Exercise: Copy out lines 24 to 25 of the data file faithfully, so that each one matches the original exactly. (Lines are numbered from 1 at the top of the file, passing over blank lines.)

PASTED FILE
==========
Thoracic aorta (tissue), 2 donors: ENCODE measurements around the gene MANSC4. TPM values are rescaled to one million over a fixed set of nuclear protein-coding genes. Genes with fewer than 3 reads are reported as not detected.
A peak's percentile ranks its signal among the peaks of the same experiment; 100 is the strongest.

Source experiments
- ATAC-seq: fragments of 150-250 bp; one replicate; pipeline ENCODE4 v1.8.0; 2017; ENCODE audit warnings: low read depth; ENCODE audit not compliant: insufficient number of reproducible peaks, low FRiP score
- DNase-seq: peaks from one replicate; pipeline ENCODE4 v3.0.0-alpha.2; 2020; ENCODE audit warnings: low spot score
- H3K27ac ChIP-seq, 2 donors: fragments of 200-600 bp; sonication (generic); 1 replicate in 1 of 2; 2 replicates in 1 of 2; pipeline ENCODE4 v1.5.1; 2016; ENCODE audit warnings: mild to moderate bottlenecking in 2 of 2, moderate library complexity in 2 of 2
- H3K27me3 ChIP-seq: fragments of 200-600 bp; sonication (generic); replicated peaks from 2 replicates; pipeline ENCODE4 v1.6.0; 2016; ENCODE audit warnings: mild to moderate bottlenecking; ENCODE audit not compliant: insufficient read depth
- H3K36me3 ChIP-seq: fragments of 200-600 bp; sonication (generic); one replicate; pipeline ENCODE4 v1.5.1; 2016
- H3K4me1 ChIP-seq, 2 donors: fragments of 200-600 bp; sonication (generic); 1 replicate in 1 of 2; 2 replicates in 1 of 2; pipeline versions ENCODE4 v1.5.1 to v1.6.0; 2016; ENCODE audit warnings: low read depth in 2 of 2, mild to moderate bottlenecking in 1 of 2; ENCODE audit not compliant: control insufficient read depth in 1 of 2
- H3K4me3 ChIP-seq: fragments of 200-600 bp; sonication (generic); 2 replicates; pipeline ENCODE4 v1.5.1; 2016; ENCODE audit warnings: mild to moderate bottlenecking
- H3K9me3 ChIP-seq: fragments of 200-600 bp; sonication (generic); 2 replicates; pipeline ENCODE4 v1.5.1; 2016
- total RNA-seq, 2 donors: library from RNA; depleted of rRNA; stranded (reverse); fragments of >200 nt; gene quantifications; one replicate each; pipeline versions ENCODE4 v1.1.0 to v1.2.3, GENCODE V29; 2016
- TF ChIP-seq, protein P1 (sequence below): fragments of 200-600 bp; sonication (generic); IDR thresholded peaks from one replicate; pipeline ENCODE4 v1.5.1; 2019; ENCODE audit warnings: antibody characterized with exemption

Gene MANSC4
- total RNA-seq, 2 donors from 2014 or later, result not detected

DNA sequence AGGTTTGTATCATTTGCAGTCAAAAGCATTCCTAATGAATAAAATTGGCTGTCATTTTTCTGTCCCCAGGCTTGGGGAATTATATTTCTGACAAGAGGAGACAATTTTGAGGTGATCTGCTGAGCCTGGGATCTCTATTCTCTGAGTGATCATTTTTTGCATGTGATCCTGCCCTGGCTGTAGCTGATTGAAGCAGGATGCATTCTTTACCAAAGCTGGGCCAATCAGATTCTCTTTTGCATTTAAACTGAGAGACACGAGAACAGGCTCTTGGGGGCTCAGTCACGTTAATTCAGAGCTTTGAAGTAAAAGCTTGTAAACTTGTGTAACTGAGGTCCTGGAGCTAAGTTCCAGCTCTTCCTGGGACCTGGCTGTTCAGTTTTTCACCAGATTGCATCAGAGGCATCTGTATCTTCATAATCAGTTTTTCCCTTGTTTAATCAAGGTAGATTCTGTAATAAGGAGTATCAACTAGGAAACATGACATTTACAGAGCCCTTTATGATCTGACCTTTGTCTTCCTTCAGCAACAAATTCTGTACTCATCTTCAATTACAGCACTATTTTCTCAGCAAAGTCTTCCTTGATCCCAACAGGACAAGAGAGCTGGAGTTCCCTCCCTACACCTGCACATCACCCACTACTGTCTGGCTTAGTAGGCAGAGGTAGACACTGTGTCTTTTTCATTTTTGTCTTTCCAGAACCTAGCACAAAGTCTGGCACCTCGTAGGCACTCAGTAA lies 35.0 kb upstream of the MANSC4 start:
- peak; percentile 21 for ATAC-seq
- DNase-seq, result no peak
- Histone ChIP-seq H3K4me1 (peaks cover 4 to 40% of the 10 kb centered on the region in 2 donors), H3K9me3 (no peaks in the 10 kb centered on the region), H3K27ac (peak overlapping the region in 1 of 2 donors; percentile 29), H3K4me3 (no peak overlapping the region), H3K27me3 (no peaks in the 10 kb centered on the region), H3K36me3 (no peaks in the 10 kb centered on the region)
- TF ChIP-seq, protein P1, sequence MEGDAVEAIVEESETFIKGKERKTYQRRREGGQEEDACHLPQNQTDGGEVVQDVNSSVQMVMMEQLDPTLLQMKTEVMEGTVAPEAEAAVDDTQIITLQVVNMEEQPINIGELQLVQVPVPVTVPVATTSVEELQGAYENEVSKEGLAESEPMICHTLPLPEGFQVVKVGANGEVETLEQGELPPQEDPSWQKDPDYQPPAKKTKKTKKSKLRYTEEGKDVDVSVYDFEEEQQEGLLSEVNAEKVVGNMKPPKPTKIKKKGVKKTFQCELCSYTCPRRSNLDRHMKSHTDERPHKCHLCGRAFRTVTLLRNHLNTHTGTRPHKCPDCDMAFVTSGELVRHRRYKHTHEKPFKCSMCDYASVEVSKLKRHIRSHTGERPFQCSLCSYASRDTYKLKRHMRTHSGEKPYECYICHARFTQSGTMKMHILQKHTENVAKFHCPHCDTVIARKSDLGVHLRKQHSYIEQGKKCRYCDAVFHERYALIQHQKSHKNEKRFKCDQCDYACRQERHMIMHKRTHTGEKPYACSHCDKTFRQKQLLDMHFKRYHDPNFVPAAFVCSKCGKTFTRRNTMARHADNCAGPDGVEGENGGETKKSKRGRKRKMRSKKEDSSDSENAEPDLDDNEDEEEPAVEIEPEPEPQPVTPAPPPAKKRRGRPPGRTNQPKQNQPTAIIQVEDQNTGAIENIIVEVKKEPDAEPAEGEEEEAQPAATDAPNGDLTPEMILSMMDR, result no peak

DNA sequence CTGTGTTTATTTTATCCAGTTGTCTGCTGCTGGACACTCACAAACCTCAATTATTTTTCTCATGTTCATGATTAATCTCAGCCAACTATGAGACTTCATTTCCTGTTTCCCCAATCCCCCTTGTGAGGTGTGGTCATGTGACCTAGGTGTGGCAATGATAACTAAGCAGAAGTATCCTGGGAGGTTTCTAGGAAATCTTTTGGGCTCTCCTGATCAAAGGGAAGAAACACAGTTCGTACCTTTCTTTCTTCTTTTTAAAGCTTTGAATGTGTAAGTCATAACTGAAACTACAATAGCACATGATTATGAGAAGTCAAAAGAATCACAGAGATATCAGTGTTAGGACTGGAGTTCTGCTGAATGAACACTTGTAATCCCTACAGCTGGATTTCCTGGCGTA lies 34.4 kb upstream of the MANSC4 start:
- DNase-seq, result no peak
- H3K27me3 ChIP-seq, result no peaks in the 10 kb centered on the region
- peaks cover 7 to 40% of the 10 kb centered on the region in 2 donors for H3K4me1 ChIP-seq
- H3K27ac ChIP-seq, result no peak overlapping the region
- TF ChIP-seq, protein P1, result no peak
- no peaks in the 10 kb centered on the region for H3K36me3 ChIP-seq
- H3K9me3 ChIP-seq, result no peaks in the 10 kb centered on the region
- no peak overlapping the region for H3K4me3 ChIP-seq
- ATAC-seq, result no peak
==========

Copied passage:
- peaks cover 7 to 40% of the 10 kb centered on the region in 2 donors for H3K4me1 ChIP-seq
- H3K27ac ChIP-seq, result no peak overlapping the region